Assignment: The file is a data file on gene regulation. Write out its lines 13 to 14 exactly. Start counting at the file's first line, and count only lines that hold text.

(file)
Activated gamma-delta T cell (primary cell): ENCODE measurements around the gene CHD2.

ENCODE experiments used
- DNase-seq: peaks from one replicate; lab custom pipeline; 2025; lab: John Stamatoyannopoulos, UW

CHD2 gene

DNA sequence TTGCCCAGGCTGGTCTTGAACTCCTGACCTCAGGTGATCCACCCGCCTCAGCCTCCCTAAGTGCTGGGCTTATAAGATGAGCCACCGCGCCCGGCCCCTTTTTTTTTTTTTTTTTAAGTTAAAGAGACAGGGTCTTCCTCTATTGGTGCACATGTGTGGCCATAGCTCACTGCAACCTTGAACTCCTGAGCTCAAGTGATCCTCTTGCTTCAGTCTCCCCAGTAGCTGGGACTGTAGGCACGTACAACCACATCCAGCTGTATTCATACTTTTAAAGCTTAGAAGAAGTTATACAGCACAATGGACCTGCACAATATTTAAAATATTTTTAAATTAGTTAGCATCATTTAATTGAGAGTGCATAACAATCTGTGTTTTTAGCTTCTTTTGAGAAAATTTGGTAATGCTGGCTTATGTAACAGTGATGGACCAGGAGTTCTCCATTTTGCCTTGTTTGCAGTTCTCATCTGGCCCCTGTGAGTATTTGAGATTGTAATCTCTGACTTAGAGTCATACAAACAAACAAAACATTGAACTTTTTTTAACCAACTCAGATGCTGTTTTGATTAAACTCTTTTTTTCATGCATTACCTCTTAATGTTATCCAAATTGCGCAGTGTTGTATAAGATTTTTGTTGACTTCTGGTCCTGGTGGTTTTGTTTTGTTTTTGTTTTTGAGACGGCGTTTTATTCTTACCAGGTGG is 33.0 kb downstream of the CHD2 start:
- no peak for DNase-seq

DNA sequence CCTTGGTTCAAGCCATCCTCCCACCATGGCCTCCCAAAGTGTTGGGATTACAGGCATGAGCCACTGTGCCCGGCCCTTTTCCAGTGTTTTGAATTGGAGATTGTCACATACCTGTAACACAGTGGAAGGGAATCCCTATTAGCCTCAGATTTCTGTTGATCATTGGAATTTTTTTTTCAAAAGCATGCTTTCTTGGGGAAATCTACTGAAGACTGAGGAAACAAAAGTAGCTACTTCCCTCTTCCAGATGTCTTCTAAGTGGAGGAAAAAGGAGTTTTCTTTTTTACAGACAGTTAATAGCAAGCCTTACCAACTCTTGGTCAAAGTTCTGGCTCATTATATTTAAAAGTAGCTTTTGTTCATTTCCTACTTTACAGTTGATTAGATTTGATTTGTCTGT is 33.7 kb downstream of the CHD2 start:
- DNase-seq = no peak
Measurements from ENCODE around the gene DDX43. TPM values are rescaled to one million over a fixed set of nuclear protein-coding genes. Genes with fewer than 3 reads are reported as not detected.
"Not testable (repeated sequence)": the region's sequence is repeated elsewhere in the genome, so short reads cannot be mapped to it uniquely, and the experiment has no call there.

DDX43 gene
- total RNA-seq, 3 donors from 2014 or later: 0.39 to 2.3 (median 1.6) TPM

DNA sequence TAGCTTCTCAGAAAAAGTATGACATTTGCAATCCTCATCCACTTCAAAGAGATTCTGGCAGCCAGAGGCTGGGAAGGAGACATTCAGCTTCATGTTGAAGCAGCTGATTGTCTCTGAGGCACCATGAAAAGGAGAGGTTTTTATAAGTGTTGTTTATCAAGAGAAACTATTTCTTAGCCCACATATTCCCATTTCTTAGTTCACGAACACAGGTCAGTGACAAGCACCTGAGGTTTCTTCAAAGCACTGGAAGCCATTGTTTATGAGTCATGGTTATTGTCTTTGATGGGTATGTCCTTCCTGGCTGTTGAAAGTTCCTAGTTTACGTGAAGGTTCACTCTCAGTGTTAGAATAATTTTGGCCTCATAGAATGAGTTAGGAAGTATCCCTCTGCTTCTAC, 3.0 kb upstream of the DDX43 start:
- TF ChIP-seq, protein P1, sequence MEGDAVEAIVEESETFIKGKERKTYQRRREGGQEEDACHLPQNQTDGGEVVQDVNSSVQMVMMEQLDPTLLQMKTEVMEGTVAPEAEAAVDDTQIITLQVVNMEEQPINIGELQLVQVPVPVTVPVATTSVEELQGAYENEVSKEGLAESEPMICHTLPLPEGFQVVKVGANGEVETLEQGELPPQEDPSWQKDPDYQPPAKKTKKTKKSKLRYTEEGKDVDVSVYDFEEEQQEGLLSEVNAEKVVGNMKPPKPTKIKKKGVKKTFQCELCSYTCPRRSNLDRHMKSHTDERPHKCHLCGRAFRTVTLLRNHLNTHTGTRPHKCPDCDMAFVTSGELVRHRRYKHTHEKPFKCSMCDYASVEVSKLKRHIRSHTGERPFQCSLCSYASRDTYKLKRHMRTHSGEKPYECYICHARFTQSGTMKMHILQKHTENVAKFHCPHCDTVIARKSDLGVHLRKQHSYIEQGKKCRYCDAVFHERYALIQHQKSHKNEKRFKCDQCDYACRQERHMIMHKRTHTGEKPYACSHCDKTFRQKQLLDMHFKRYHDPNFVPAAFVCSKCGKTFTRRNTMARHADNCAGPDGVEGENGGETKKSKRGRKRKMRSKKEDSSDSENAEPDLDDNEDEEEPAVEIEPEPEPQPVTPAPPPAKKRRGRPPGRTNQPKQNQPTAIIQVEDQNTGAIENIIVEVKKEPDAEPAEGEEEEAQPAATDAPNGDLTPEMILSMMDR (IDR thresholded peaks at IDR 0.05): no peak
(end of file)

DNA sequence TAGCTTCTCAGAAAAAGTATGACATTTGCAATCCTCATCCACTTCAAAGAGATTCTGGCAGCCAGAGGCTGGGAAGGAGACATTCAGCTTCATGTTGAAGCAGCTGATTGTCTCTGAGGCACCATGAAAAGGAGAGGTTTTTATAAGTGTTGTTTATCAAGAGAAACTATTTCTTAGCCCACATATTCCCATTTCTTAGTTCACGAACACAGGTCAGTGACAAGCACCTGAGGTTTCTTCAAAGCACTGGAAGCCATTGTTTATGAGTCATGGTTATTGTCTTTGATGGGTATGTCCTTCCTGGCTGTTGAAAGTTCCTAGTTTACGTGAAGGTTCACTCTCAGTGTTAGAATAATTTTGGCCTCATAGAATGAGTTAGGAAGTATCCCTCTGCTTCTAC, 3.0 kb upstream of the DDX43 start:
- TF ChIP-seq, protein P1, sequence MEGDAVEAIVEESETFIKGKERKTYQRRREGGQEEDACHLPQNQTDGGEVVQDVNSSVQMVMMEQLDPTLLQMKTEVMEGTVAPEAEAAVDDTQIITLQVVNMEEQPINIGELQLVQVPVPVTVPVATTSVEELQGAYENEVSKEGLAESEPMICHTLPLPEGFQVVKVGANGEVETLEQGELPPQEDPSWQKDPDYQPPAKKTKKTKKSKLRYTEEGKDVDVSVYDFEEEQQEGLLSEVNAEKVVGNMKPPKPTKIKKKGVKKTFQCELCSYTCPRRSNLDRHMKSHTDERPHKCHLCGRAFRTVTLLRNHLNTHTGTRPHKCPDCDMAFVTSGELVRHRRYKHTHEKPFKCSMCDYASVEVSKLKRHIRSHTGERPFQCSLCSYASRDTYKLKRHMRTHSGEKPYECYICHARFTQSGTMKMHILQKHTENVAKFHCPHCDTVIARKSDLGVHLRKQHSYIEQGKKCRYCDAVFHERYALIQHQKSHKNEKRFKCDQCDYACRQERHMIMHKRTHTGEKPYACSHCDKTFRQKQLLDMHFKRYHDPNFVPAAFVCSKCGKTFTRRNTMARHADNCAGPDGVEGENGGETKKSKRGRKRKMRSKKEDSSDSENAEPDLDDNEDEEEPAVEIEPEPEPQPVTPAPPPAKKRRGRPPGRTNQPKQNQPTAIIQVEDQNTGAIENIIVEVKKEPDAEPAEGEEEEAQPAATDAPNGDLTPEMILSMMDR (IDR thresholded peaks at IDR 0.05): no peak